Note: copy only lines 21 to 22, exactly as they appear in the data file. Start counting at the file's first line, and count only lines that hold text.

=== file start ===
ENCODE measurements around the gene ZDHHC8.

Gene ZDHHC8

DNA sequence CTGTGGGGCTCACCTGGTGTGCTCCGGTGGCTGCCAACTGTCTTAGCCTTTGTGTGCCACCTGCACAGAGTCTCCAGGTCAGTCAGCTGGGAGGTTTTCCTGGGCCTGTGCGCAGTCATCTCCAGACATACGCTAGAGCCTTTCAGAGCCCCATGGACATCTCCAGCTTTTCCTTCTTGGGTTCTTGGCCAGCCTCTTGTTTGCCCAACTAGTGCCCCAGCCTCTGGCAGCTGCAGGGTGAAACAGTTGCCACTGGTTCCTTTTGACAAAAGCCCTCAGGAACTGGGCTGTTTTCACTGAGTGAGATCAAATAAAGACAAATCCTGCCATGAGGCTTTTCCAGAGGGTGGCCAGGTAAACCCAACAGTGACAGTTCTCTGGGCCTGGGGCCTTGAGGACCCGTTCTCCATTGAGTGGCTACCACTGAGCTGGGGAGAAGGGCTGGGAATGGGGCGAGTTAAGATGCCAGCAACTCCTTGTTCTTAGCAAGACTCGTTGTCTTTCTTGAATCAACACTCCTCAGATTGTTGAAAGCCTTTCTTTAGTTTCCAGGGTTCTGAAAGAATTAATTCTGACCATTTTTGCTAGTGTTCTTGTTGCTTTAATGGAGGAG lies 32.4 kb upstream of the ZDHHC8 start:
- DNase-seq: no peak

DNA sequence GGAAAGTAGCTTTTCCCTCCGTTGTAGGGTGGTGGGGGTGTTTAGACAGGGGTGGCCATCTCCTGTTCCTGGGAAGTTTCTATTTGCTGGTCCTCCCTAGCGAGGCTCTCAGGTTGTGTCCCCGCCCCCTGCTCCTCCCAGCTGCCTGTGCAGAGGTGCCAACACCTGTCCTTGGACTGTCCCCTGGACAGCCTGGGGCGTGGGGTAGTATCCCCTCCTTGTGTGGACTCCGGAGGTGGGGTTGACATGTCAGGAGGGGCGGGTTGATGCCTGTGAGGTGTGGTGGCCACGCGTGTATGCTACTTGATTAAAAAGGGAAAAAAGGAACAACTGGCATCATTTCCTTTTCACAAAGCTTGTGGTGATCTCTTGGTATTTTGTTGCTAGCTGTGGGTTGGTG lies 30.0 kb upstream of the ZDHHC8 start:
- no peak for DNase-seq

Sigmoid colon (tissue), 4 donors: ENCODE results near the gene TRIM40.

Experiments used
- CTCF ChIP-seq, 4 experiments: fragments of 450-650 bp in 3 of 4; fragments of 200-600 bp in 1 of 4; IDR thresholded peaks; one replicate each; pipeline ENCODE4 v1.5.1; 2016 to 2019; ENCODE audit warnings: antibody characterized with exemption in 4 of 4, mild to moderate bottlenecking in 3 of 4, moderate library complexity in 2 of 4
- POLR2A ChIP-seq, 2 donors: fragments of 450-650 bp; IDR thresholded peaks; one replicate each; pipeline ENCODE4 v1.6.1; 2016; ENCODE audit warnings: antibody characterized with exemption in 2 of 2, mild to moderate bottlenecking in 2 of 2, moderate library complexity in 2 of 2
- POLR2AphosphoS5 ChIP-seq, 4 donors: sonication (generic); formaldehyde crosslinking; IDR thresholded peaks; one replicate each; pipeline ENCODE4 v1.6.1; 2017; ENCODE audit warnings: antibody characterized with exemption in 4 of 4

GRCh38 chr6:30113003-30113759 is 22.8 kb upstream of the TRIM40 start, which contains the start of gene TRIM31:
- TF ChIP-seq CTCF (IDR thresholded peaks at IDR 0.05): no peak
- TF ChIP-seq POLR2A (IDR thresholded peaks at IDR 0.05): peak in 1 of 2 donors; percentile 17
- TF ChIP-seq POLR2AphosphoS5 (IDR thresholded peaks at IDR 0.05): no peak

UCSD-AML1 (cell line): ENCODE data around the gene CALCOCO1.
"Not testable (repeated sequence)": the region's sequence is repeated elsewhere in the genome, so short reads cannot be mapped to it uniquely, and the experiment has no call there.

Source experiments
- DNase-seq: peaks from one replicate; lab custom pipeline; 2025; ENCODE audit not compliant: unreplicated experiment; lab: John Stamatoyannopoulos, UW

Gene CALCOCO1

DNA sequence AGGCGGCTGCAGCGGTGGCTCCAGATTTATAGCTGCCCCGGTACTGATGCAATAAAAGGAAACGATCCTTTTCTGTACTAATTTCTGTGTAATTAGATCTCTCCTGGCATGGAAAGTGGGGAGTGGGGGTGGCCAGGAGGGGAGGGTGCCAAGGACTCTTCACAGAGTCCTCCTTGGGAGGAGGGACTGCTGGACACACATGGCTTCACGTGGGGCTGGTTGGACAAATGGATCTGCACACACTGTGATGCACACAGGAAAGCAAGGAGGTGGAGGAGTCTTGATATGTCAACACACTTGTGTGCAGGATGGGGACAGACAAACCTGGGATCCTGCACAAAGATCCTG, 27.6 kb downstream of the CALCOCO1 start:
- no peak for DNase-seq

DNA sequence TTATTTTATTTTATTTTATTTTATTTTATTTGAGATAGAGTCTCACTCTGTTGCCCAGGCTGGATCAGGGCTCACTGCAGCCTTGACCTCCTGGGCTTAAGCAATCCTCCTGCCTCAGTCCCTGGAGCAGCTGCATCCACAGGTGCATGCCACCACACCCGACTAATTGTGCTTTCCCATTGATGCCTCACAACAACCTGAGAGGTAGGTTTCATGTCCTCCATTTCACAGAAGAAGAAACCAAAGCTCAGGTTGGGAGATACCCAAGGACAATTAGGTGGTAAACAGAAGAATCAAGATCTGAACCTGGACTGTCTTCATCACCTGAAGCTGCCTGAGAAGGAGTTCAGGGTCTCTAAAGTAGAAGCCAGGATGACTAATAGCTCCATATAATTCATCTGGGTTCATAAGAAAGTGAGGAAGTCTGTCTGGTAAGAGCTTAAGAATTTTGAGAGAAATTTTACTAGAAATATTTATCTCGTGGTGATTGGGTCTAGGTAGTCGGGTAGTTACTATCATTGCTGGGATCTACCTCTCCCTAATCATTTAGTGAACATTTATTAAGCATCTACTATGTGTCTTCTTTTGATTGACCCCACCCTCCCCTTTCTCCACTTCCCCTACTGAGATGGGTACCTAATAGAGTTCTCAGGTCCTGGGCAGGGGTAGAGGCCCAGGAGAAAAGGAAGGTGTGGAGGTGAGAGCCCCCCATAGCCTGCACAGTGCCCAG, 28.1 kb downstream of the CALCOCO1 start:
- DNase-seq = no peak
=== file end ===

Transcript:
DNA sequence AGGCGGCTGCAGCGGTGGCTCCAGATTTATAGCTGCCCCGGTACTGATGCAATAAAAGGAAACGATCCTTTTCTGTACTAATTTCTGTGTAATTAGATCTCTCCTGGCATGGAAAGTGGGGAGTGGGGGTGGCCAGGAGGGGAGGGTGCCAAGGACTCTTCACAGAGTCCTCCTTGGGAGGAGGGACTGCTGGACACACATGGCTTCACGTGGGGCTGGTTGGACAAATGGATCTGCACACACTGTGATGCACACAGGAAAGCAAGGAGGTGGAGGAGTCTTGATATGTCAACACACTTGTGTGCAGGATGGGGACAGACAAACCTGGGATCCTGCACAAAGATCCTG, 27.6 kb downstream of the CALCOCO1 start:
- no peak for DNase-seq